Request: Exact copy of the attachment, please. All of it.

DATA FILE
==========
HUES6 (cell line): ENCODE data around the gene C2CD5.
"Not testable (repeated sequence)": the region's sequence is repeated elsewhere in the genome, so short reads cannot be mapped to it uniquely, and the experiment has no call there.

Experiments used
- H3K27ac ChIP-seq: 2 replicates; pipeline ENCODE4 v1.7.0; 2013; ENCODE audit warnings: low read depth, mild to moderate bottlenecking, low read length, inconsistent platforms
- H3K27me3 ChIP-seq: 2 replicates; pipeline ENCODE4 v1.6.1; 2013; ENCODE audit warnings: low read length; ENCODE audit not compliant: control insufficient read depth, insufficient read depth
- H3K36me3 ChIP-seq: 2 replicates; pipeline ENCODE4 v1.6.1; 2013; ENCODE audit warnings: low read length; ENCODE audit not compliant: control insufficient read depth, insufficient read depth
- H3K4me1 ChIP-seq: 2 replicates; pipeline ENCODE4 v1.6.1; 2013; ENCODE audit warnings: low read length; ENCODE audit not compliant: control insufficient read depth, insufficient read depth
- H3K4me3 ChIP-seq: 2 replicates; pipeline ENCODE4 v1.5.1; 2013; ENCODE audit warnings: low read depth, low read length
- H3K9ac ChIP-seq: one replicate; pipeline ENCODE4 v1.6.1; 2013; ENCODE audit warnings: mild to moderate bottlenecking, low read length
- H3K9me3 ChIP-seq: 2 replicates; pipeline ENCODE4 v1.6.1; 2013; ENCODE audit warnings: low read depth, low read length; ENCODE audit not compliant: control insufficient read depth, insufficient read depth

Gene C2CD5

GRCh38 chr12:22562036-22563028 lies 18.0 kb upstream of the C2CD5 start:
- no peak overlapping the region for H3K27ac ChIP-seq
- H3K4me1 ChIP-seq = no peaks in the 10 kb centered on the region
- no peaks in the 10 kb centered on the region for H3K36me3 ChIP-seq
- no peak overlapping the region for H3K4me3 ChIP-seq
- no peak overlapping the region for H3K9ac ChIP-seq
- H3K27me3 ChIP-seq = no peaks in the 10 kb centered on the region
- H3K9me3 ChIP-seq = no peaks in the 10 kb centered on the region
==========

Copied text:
HUES6 (cell line): ENCODE data around the gene C2CD5.
"Not testable (repeated sequence)": the region's sequence is repeated elsewhere in the genome, so short reads cannot be mapped to it uniquely, and the experiment has no call there.

Experiments used
- H3K27ac ChIP-seq: 2 replicates; pipeline ENCODE4 v1.7.0; 2013; ENCODE audit warnings: low read depth, mild to moderate bottlenecking, low read length, inconsistent platforms
- H3K27me3 ChIP-seq: 2 replicates; pipeline ENCODE4 v1.6.1; 2013; ENCODE audit warnings: low read length; ENCODE audit not compliant: control insufficient read depth, insufficient read depth
- H3K36me3 ChIP-seq: 2 replicates; pipeline ENCODE4 v1.6.1; 2013; ENCODE audit warnings: low read length; ENCODE audit not compliant: control insufficient read depth, insufficient read depth
- H3K4me1 ChIP-seq: 2 replicates; pipeline ENCODE4 v1.6.1; 2013; ENCODE audit warnings: low read length; ENCODE audit not compliant: control insufficient read depth, insufficient read depth
- H3K4me3 ChIP-seq: 2 replicates; pipeline ENCODE4 v1.5.1; 2013; ENCODE audit warnings: low read depth, low read length
- H3K9ac ChIP-seq: one replicate; pipeline ENCODE4 v1.6.1; 2013; ENCODE audit warnings: mild to moderate bottlenecking, low read length
- H3K9me3 ChIP-seq: 2 replicates; pipeline ENCODE4 v1.6.1; 2013; ENCODE audit warnings: low read depth, low read length; ENCODE audit not compliant: control insufficient read depth, insufficient read depth

Gene C2CD5

GRCh38 chr12:22562036-22563028 lies 18.0 kb upstream of the C2CD5 start:
- no peak overlapping the region for H3K27ac ChIP-seq
- H3K4me1 ChIP-seq = no peaks in the 10 kb centered on the region
- no peaks in the 10 kb centered on the region for H3K36me3 ChIP-seq
- no peak overlapping the region for H3K4me3 ChIP-seq
- no peak overlapping the region for H3K9ac ChIP-seq
- H3K27me3 ChIP-seq = no peaks in the 10 kb centered on the region
- H3K9me3 ChIP-seq = no peaks in the 10 kb centered on the region